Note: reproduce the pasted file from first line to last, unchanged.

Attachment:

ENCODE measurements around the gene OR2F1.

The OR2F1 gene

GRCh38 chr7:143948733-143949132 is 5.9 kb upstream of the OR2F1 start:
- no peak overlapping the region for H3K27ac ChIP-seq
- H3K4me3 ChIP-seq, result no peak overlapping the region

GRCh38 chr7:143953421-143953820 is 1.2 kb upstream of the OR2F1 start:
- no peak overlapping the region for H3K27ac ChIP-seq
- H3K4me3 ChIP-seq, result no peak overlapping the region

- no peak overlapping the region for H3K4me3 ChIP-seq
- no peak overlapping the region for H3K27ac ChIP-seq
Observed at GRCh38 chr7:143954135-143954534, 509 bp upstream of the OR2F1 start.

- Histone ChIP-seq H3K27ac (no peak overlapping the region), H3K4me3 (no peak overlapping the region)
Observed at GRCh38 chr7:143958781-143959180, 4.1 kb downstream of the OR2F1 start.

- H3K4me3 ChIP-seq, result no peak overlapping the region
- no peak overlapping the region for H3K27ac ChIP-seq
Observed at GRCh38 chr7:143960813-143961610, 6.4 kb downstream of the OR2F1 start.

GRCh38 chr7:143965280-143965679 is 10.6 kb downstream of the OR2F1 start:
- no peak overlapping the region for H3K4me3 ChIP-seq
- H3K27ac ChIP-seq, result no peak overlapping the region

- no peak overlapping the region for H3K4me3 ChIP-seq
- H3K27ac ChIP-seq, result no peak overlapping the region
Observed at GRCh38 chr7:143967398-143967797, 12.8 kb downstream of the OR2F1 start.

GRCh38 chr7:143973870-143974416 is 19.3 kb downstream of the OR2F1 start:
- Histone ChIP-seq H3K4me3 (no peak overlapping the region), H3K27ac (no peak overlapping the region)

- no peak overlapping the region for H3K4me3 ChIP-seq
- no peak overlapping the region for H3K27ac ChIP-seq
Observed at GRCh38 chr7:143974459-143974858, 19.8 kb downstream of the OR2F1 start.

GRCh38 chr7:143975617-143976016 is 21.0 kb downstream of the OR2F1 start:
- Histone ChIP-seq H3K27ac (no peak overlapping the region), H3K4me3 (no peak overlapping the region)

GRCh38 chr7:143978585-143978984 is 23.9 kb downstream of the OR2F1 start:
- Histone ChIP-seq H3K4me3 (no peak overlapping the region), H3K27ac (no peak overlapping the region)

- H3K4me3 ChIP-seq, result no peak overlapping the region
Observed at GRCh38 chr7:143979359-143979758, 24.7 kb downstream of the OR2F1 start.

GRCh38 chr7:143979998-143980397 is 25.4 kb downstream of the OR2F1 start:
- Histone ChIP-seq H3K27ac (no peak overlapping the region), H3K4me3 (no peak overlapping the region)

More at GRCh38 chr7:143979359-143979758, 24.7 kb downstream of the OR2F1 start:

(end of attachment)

ENCODE measurements around the gene OR2F1.

The OR2F1 gene

GRCh38 chr7:143948733-143949132 is 5.9 kb upstream of the OR2F1 start:
- no peak overlapping the region for H3K27ac ChIP-seq
- H3K4me3 ChIP-seq, result no peak overlapping the region

GRCh38 chr7:143953421-143953820 is 1.2 kb upstream of the OR2F1 start:
- no peak overlapping the region for H3K27ac ChIP-seq
- H3K4me3 ChIP-seq, result no peak overlapping the region

- no peak overlapping the region for H3K4me3 ChIP-seq
- no peak overlapping the region for H3K27ac ChIP-seq
Observed at GRCh38 chr7:143954135-143954534, 509 bp upstream of the OR2F1 start.

- Histone ChIP-seq H3K27ac (no peak overlapping the region), H3K4me3 (no peak overlapping the region)
Observed at GRCh38 chr7:143958781-143959180, 4.1 kb downstream of the OR2F1 start.

- H3K4me3 ChIP-seq, result no peak overlapping the region
- no peak overlapping the region for H3K27ac ChIP-seq
Observed at GRCh38 chr7:143960813-143961610, 6.4 kb downstream of the OR2F1 start.

GRCh38 chr7:143965280-143965679 is 10.6 kb downstream of the OR2F1 start:
- no peak overlapping the region for H3K4me3 ChIP-seq
- H3K27ac ChIP-seq, result no peak overlapping the region

- no peak overlapping the region for H3K4me3 ChIP-seq
- H3K27ac ChIP-seq, result no peak overlapping the region
Observed at GRCh38 chr7:143967398-143967797, 12.8 kb downstream of the OR2F1 start.

GRCh38 chr7:143973870-143974416 is 19.3 kb downstream of the OR2F1 start:
- Histone ChIP-seq H3K4me3 (no peak overlapping the region), H3K27ac (no peak overlapping the region)

- no peak overlapping the region for H3K4me3 ChIP-seq
- no peak overlapping the region for H3K27ac ChIP-seq
Observed at GRCh38 chr7:143974459-143974858, 19.8 kb downstream of the OR2F1 start.

GRCh38 chr7:143975617-143976016 is 21.0 kb downstream of the OR2F1 start:
- Histone ChIP-seq H3K27ac (no peak overlapping the region), H3K4me3 (no peak overlapping the region)

GRCh38 chr7:143978585-143978984 is 23.9 kb downstream of the OR2F1 start:
- Histone ChIP-seq H3K4me3 (no peak overlapping the region), H3K27ac (no peak overlapping the region)

- H3K4me3 ChIP-seq, result no peak overlapping the region
Observed at GRCh38 chr7:143979359-143979758, 24.7 kb downstream of the OR2F1 start.

GRCh38 chr7:143979998-143980397 is 25.4 kb downstream of the OR2F1 start:
- Histone ChIP-seq H3K27ac (no peak overlapping the region), H3K4me3 (no peak overlapping the region)

More at GRCh38 chr7:143979359-143979758, 24.7 kb downstream of the OR2F1 start: